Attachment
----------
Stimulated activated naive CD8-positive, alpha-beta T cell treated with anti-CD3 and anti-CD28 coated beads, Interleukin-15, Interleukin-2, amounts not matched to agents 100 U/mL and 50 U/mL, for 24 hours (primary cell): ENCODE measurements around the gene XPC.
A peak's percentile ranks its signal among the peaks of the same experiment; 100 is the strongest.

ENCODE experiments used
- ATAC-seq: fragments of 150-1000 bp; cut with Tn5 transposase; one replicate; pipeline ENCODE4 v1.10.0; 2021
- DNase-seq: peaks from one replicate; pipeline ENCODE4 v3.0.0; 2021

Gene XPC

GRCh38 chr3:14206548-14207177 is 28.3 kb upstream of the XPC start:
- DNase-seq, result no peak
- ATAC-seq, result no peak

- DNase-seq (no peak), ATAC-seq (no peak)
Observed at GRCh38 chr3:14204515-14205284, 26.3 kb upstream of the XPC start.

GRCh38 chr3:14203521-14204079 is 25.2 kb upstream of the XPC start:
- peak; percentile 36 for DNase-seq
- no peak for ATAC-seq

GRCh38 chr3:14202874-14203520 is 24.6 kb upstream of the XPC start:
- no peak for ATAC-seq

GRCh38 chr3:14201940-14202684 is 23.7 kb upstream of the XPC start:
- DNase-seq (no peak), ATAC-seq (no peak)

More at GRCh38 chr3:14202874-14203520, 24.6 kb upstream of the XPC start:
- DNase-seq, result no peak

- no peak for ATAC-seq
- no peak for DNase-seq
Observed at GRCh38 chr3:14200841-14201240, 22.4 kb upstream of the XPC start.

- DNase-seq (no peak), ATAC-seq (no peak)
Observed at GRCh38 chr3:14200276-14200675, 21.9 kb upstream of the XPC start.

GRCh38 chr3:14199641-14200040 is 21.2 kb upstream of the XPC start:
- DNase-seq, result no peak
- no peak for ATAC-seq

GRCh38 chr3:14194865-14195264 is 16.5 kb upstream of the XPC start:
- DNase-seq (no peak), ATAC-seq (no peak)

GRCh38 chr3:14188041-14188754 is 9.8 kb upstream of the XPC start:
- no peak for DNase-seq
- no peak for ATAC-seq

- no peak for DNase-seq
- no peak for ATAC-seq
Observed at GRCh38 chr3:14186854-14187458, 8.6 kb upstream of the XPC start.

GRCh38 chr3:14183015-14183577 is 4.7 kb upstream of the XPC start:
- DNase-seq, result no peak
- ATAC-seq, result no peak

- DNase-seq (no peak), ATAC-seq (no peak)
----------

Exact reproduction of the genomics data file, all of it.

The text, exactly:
Stimulated activated naive CD8-positive, alpha-beta T cell treated with anti-CD3 and anti-CD28 coated beads, Interleukin-15, Interleukin-2, amounts not matched to agents 100 U/mL and 50 U/mL, for 24 hours (primary cell): ENCODE measurements around the gene XPC.
A peak's percentile ranks its signal among the peaks of the same experiment; 100 is the strongest.

ENCODE experiments used
- ATAC-seq: fragments of 150-1000 bp; cut with Tn5 transposase; one replicate; pipeline ENCODE4 v1.10.0; 2021
- DNase-seq: peaks from one replicate; pipeline ENCODE4 v3.0.0; 2021

Gene XPC

GRCh38 chr3:14206548-14207177 is 28.3 kb upstream of the XPC start:
- DNase-seq, result no peak
- ATAC-seq, result no peak

- DNase-seq (no peak), ATAC-seq (no peak)
Observed at GRCh38 chr3:14204515-14205284, 26.3 kb upstream of the XPC start.

GRCh38 chr3:14203521-14204079 is 25.2 kb upstream of the XPC start:
- peak; percentile 36 for DNase-seq
- no peak for ATAC-seq

GRCh38 chr3:14202874-14203520 is 24.6 kb upstream of the XPC start:
- no peak for ATAC-seq

GRCh38 chr3:14201940-14202684 is 23.7 kb upstream of the XPC start:
- DNase-seq (no peak), ATAC-seq (no peak)

More at GRCh38 chr3:14202874-14203520, 24.6 kb upstream of the XPC start:
- DNase-seq, result no peak

- no peak for ATAC-seq
- no peak for DNase-seq
Observed at GRCh38 chr3:14200841-14201240, 22.4 kb upstream of the XPC start.

- DNase-seq (no peak), ATAC-seq (no peak)
Observed at GRCh38 chr3:14200276-14200675, 21.9 kb upstream of the XPC start.

GRCh38 chr3:14199641-14200040 is 21.2 kb upstream of the XPC start:
- DNase-seq, result no peak
- no peak for ATAC-seq

GRCh38 chr3:14194865-14195264 is 16.5 kb upstream of the XPC start:
- DNase-seq (no peak), ATAC-seq (no peak)

GRCh38 chr3:14188041-14188754 is 9.8 kb upstream of the XPC start:
- no peak for DNase-seq
- no peak for ATAC-seq

- no peak for DNase-seq
- no peak for ATAC-seq
Observed at GRCh38 chr3:14186854-14187458, 8.6 kb upstream of the XPC start.

GRCh38 chr3:14183015-14183577 is 4.7 kb upstream of the XPC start:
- DNase-seq, result no peak
- ATAC-seq, result no peak

- DNase-seq (no peak), ATAC-seq (no peak)